Returning to his trusty 2-iron, Tiger found the fairway at the par-4 eighth and then threw this dart from 176 yards to 6 feet and rolled in his third birdie putt of the day to move to 10 under.

His momentum was slowed by his first bogey of the day at No. 9, the product of an errant drive and its ensuing complications. As a result, Woods made the turn 2 under on his round, 9 under for the week, and still five off the lead, like when he started the day.

But Woods wouldn't wait long to make up for his mistake, immediately responding with another flagged iron and another birdie at No. 10.

He continued his assault on Bay Hill's par-5s at the 12th, getting up and down from the sand for a birdie-4 that moved him to 11 under par, just two off the lead.

And with this roll at 13 giving him his third birdie in four holes, the charge was officially on, with Woods just one back.

Just when it looked like Woods was primed for a late run at his 80th PGA Tour victory, Woods stepped to the tee at the par-5 16th, where he had missed wide right three days in a row, and sniped his drive out of bounds into a backyard miles left.

He made 4 on his second ball for a bogey-6 to drop back to 11 under, three behind.

(More coming...)

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Tiger Tracker: Arnold Palmer Invitational

By Tiger TrackerMarch 18, 2018, 5:00 pm

Tiger Woods will start Sunday five off the lead at the Arnold Palmer Invitational. How will he follow up last week's runner-up? We're tracking him at Bay Hill.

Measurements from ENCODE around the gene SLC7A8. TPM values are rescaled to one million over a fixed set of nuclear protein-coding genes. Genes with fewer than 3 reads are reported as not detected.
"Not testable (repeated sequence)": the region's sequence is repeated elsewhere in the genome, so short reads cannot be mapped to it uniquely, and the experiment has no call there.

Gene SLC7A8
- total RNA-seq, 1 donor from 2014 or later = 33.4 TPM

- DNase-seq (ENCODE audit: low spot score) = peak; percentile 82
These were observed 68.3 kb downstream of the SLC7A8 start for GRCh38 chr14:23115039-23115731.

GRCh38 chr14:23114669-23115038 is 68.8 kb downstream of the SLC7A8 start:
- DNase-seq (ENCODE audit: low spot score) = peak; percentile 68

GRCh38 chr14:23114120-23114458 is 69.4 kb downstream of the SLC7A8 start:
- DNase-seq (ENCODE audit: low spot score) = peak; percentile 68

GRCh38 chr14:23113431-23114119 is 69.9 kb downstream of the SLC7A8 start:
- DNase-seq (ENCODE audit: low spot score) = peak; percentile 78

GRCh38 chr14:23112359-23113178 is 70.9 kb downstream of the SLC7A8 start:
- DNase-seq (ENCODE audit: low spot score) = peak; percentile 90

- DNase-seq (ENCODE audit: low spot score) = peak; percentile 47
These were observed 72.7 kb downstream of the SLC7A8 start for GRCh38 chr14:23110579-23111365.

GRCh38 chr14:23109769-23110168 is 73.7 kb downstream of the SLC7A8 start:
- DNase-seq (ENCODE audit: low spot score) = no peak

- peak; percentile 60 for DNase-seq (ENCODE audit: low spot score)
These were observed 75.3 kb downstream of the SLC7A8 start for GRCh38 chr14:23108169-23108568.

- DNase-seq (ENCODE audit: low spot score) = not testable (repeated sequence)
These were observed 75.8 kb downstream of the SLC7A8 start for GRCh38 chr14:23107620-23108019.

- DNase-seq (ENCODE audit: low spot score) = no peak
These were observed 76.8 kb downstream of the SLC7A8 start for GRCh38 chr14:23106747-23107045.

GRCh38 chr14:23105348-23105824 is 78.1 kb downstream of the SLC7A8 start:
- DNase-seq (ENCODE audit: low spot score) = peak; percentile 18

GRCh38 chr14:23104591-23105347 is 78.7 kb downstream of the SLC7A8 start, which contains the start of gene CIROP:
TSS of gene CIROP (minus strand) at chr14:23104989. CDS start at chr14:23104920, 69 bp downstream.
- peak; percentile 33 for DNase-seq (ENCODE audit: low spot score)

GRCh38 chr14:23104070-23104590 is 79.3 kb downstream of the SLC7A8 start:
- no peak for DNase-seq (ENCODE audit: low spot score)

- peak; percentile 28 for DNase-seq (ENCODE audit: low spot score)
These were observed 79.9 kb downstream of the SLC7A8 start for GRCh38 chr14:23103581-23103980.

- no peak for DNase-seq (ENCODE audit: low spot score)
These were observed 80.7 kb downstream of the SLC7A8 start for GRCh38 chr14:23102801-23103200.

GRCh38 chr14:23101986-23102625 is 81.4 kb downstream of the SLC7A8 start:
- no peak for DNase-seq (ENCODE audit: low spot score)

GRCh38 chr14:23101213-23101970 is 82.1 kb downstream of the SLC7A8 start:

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McIlroy: Time for Tour to limit alcohol sales on course

By Ryan LavnerMarch 18, 2018, 1:50 pm

ORLANDO, Fla. – Rory McIlroy suggested Saturday that the PGA Tour might need to consider curbing alcohol sales to stop some of the abusive fan behavior that has become more prevalent at events.

McIlroy said that a fan repeatedly yelled his wife’s name (Erica) during the third round at the Arnold Palmer Invitational.

“I was going to go over and have a chat with him,” McIlroy said. “I think it’s gotten a little much, to be honest. I think they need to limit the alcohol sales on the course, or they need to do something, because every week it seems like guys are complaining about it more and more.

Full-field scores from the Arnold Palmer Invitational

Arnold Palmer Invitational: Articles, photos and videos

“I know that people want to come and enjoy themselves, and I’m all for that, but sometimes when the comments get personal and people get a little bit rowdy, it can get a little much.”

This isn’t the first time that McIlroy has voiced concerns about fan behavior on Tour. Last month at Riviera, he said the rowdy spectators probably cost Tiger Woods a half-shot a round, and after two days in his featured group he had a splitting headache.

A week later, at the Honda Classic, Justin Thomas had a fan removed late in the final round.

McIlroy believes the issue is part of a larger problem, as more events try to replicate the success of the Waste Management Phoenix Open, which has one of the liveliest atmospheres on Tour.

“It’s great for that tournament, it’s great for us, but golf is different than a football game, and there’s etiquette involved and you don’t want people to be put off from bringing their kids when people are shouting stuff out,” he said. “You want people to enjoy themselves, have a good day.”

As for a solution, well, McIlroy isn’t quite sure.

“It used to be you bring beers onto the course or buy beers, but not liquor,” he said. “And now it seems like everyone’s walking around with a cocktail. I don’t know whether (the solution) is to go back to letting people walking around with beers in their hands. That’s fine, but I don’t know.”